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Everything posted by JumpingFrog

  1. Are you sure you have a single-rail with a D-type? Such a combination shouldn't exist from the factory, even with aftermarket parks I've never heard of a single-rail mainshaft for a D-type overdrive. I think actually you mean 3-synchro and 4-synchro gearboxes? Both should be 3-rail (outward appearance is the same)? The 4-synchro is certainly no weaker than the 3-synchro, the straight cut first gear on the 3-synchro doesn't last indefinitely and the ones I've dismantled have been pretty badly worn. Unfortunately you can't just bolt an OD to a non-OD gearbox, you will also need to change the main shaft, 3-synchro and 4-synchro mainshafts are different.
  2. I don't know about using MT-90 in a diff. Red line's website specifically says not to use it in diffs... But also MT-90 is GL-4 which is an EP rating, so I don't really see a technical reason why not. Might be worth asking Red Line, from a quick google it sounds like all Red Line products are yellow metal safe. I admit this is a bit of a minefield...
  3. The original oil Triumph recommended for gearbox/differential is Castrol EP90, you can still buy this. But oil technology has moved on in 50+ years. So, I'm with Roger on this. The differential oil in particular is often neglected and a pain if it hasn't been modified with a drain plug. A typical differential is ~95% efficient, which means the other 5% is going to heat, there's not so much air flow where it is, tucked up over the exhaust between the chassis legs... They do get quite hot. But I believe most of the Triumph differentials have copper washers under the sun and planet gears so it's also necessary to make sure whatever oil you use is yellow metal safe.
  4. Hi Roger, Slightly OT: But exactly which Red line product did you use in your differential? Maybe this one? https://www.opieoils.co.uk/p-1023-red-line-heavy-shockproof-gear-oil-75w-140.aspx?VariantID=1260 Personally I've only used one of Red line's products before, but I was impressed with it - their CV-2 grease, very good for wheel bearings.
  5. The different lengths before the first bend, 1200, 12/50 and 13/60 exhausts are all different. I think you have two 1200 exhausts (the longer ones) and one 12/50 exhaust (shorter)? In general I agree about the dimensions being not true to the originals. I had one stainless 13/60 exhaust (I can't remember who made it) that didn't line up with the silencer hanger at all until a 10cm section was cut out of it.
  6. Canley's is where I got mine from, the price is okay for a niche low volume part. As far as I know, the rationale for remaking them is that the supply of original adaptors dried up sometime ago. But maybe some specialists have some stashed away. This is correct you can use 313085 for both J-Type and D-type overdrives, but 305137 will only fit a D-type overdrive. Nick Jones confirmed this for me a while ago. The J-type adaptor has a bigger void on the OD side to clear the pump cam IIRC.
  7. David Manners sell "Woodhead" - https://www.abingdonmgparts.co.uk/product/shock-absorber-rear%3a--herald%2c-vitesse%2c-spitfire%2c-gt6/gsa385woodhead I suspect like Monroe, this won't be the same as the Woodhead of old. Not a recommendation, as I've still not fitted the pair I have (designated as spares), just another option. Although they are all metal construction unlike the unbranded ones. If you want Konis, cheapest way to get them is from Bastuck in Germany (around £80ea + P&P, so still not cheap), they would be my preference as I've not managed to kill mine...
  8. Wishbones, shock absorber, ball joints and trunnions are the same, nothing else is quite the same. Also spring from a GT6 will be stiffer and won't suit a Spitfire. It's a popular upgrade to fit GT6 uprights and brakes onto a Spitfire as the brakes are bigger (Girling Type 16) and the wheel bearings are beefier. You can't use Type 14s on GT6 uprights as the spacing on the upright is different and the disc is thicker.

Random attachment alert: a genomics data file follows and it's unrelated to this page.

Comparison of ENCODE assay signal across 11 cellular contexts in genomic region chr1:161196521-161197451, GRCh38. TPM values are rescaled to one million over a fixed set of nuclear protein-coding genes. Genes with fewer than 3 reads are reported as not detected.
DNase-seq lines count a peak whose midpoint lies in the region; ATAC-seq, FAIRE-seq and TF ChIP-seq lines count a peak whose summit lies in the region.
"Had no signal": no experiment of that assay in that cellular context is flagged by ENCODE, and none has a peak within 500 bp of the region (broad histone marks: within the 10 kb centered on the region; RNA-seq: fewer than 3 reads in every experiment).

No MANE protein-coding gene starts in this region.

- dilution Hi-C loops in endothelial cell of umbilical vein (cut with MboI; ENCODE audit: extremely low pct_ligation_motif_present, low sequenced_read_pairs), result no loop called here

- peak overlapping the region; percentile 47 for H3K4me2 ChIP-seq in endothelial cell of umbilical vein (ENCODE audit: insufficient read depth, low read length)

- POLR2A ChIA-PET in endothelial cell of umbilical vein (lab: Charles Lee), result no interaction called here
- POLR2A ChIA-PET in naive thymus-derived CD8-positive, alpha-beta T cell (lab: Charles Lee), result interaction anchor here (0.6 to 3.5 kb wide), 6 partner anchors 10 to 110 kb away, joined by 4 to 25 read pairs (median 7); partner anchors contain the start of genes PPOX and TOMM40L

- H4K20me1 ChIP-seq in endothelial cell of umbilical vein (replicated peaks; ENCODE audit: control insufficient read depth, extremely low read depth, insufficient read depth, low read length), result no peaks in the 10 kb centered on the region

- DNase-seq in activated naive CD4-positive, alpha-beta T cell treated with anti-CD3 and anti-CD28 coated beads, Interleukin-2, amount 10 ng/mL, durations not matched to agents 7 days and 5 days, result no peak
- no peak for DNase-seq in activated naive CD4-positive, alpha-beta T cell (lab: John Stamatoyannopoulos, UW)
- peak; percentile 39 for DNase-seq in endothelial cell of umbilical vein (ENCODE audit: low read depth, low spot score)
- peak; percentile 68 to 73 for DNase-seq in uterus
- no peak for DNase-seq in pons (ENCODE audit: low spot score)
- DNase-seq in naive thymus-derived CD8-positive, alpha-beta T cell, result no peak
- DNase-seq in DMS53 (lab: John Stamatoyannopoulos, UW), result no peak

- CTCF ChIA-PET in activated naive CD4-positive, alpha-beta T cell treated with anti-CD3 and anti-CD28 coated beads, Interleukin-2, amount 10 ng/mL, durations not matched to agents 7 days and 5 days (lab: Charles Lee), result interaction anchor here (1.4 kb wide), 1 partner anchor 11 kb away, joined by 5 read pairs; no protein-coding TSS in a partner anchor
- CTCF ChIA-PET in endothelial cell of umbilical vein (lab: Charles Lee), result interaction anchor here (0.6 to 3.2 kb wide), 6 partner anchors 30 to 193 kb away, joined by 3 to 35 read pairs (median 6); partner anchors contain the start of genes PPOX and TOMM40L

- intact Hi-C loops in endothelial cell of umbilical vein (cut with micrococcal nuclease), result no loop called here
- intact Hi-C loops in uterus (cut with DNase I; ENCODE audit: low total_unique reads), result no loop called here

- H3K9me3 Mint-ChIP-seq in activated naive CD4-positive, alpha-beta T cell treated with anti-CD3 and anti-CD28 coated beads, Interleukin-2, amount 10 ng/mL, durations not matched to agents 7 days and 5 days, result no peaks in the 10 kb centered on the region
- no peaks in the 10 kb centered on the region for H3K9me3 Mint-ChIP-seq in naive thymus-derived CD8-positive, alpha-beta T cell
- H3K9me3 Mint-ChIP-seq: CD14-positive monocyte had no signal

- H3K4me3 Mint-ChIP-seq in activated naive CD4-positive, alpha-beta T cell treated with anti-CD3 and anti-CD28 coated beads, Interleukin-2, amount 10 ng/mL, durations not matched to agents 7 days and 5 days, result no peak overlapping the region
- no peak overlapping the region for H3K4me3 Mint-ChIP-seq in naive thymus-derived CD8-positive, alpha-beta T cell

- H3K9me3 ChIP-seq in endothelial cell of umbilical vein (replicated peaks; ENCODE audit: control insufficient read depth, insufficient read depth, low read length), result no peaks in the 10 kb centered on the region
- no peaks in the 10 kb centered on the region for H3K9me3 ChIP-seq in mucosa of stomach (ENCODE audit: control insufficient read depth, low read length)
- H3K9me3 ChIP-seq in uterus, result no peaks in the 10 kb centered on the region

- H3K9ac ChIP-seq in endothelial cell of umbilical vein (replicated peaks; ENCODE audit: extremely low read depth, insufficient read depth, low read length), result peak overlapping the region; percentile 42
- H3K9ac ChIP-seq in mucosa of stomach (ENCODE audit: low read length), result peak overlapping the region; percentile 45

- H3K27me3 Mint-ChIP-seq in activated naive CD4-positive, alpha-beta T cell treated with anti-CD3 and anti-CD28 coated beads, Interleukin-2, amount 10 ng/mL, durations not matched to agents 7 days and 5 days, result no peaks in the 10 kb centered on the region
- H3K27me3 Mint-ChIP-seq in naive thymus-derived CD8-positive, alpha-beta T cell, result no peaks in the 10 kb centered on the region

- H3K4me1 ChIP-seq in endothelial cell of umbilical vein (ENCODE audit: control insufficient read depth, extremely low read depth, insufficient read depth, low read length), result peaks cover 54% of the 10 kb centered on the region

9. I know that Canley's definitely isn't the same as Bastuck, and as Ian says Rimmers could come from either Bastuck or Canley's. I don't believe the alloy used is the issue, but instead the porosity is due to problems in the casting process. Worth reading this: http://www.wbclassics.com/content/water-pump-housing-aluminum-triumph-gt6-tr250-tr6
  10. It's hard to put a price on it Colin, it's always going to be worth more in parts and we knew that when we built it. It's a small portion of what it cost to put together (much less than 50%) and we feel that it represents good value for a solid estate that would make a great 10CR or RBRR car with some TLC. Ideally we want to see it stay in one piece, it's certainly not rotten beyond repair like most 1200 estate projects I've seen recently. Selling you the interior would be committing to breaking it, which I'm sure you'd agree would be a shame for a complete car. It's a shame we can't keep it, but once the pandemic restrictions are finally lifted I'm moving abroad and storing my other Herald is already proving non-trivial. My co-conspirator Mike is in a similar predicament. Thanks for posting it up here Paul, I'm happy to answer any questions or supply pictures. -David
  11. I'm with Pete on this, ignore the factory dimension, the flange will drive the trunnion assembly to where it needs to be. A while ago I was talking to a retired mechanic who did his fair share of these. He told me he hated the job (mostly due to the taper fit), but also he struggled to position the housing correctly (he used to mark the shafts before disassembly). He had a eureka moment when I explained doing it the way Pete says. Picture of one of my old driveshafts (since scrapped), you can see the marks where the bearing has been, looks like your housing definitely needs to go further (which would agree with the gap on the inner flinger). I'm not convinced all the threaded sections are the same length either, I've seen some longer and some shorter. The way you're measuring is going to cause a discrepancy as you're following the taper rather than staying parallel with the shaft. P.s. the other gotcha with these is the inner seal, these are fitted "backwards" such that grease can escape but water can't get in. Oh and don't forget the outer flinger which keeps grease from the brakes.
  12. Is it leaking or overflowing? 4 years is definitely enough time for the rubber o-ring that seals the jet holder to the float bowl to go hard. Very common place for leaks.
  13. My only guess is it's due to the Spitfire (pre Mk.IV) having cam bearings? All Herald and later Spitfire (Mk.IV) engines have the cam running directly in the block.